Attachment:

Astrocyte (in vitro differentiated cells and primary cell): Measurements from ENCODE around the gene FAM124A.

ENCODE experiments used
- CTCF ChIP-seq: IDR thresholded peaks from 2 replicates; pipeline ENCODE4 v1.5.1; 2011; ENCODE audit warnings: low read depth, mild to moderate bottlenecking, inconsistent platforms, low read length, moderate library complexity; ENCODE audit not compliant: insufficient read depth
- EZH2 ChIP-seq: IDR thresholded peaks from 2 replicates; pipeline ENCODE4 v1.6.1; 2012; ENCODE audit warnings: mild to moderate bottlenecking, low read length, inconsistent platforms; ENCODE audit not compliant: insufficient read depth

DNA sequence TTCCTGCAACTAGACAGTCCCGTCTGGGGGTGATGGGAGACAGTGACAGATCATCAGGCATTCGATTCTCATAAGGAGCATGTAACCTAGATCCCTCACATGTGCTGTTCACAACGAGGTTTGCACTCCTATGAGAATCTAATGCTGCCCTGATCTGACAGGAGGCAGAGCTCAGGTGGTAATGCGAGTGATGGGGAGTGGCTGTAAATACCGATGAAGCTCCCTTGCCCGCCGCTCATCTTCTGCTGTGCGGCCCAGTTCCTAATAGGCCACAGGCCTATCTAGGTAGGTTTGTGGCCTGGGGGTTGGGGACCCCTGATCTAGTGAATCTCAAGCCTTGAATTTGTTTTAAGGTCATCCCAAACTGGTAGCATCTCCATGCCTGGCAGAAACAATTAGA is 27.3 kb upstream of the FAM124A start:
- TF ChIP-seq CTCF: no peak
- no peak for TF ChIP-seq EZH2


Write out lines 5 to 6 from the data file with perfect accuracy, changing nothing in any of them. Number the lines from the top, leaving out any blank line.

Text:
DNA sequence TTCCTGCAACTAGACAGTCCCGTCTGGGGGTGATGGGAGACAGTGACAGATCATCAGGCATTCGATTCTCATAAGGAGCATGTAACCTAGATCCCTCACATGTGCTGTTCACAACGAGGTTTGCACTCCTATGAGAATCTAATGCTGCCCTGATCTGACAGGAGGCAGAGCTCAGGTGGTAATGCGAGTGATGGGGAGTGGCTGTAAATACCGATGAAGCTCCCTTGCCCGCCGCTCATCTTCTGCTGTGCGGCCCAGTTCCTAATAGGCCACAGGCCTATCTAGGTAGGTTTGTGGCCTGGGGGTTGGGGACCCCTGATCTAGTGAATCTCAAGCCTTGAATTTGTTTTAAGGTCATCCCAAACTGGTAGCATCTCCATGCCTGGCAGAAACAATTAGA is 27.3 kb upstream of the FAM124A start:
- TF ChIP-seq CTCF: no peak